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New Jersey clarifies unitary business principle

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On Oct. 17, 2019, the New Jersey Division of Taxation (Division) issued Technical Bulletin TB-93 (Bulletin), announcing its interpretation of the unitary business principle for taxpayers filing combined returns for New Jersey Corporation Business Tax (CBT) purposes.1 The Bulletin’s release follows the implementation of sweeping tax reform enacted in 2018, which imposed mandatory unitary combined reporting for tax periods ending on or after July 31, 2019.2 Intended to provide guidance to businesses determining which entities are included in a combined group, the Bulletin explains the Division’s interpretation of the term “unitary business.” Specifically, the Bulletin applies two alternative general tests for determining which entities are included in a unitary business: the “interdependence of functions” test and the “unity of operations and use” test.

Background Effective for tax periods ending on or after July 31, 2019, New Jersey requires combined reporting for entities under combined ownership, conducting a “unitary business,” and having at least one corporation subject to the CBT.3 Under New Jersey law, a “unitary business” is defined as a single economic enterprise made up either of separate parts of a single business entity or a group of entities under common ownership that are sufficiently interdependent to produce a sharing or exchange of value.4 “Common ownership” occurs when more than half of the voting control of each entity of a combined group is owned by a common owner or owners.5 A “combined group” includes entities under common ownership that are engaged in a unitary business.6

Adhering to the above statutory definitions, the Division explains that it will interpret the term “unitary business” as broadly as allowed under the U.S. Constitution. Where compatible with New Jersey and U.S. Supreme Court case law, the Division favors consistency regarding the existence of a unitary business with other mandatory unitary combined reporting states.

Reliance on U.S. Supreme Court precedent In addition to its reliance on New Jersey law and the Multistate Tax Commission model regulations on unitary businesses,7 the Division cites to multiple U.S. Supreme Court decisions discussing unitary business concepts in order to set forth criteria for determining whether a unitary business relationship exists. In particular, the Division references six specific Supreme Court cases addressing different aspects of the unitary business principle.8 Citing to the Court’s decision in Mobil Oil Corp. v. Vermont, the Division announced that it will look to the flow of value between entities – considering factors such as functional integration, centralization of management, and economies of scale – to determine if business activities operate as an integrated whole or exhibit substantial mutual interdependence.9 Against this backdrop, the Division announced that to determine whether related businesses are unitary, the businesses would only need to meet one of two alternative tests: (i) the interdependence of functions test; or (ii) the unitary of operation and use test.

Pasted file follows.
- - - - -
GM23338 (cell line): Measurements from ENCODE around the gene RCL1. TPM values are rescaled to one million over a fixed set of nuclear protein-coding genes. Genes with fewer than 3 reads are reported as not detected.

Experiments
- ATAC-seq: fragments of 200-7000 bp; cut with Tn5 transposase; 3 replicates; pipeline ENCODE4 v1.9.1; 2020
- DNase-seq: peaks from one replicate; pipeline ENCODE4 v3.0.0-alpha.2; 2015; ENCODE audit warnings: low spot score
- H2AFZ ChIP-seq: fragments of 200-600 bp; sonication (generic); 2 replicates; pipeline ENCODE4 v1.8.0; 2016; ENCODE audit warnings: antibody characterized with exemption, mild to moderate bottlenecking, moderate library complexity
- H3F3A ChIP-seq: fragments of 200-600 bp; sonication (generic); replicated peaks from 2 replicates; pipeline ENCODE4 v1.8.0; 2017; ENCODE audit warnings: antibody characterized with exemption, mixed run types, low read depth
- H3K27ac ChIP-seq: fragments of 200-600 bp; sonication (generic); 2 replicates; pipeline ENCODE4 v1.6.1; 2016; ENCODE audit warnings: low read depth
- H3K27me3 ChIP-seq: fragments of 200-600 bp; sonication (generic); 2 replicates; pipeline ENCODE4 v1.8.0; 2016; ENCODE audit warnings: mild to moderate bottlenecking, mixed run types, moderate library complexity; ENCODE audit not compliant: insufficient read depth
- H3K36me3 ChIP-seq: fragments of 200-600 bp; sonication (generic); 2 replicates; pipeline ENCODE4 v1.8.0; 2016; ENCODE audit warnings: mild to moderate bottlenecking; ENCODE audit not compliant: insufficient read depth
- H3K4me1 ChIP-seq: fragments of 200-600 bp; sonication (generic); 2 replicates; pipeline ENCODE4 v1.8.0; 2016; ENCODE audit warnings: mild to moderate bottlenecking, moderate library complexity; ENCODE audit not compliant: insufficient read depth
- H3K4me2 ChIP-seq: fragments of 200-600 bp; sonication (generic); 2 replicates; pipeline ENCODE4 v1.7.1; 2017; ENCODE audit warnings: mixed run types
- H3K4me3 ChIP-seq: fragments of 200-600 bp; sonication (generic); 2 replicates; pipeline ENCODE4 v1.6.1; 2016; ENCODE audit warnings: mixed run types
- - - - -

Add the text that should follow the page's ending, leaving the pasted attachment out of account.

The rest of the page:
Interdependence of functions test In adopting the interdependence of functions test, the Division embraces Supreme Court precedent regarding the prerequisites for unitary combination. Recognizing that the Court has employed a variety of terms when discussing this test, the Division establishes that a “unitary relationship requires ‘contribution or dependency’ between businesses; ‘substantial mutual interdependency’ or ‘flow of value,’ functional integration, centralized management, or economy of scale.”

The Bulletin provides a variety of examples enumerating each of the circumstances under which the interdependence of function test will be satisfied:

  • Same line of business: Entities are in the same line of business if the principal activities of the entities share the same nature and character in their basic operations. The fact that entities depend upon or contribute to one another suggests that they are engaged in the same general line of business. Examples of the same line of business include manufacturing, wholesaling, retailing, transportation, and finance.
  • Vertically structured business: Entities are part of a vertically structured business if their principal activities constitute different steps in a vertical process. The Bulletin provides an example of the steps involved in the production of natural resources, ranging from exploration and mining to marketing and transportation.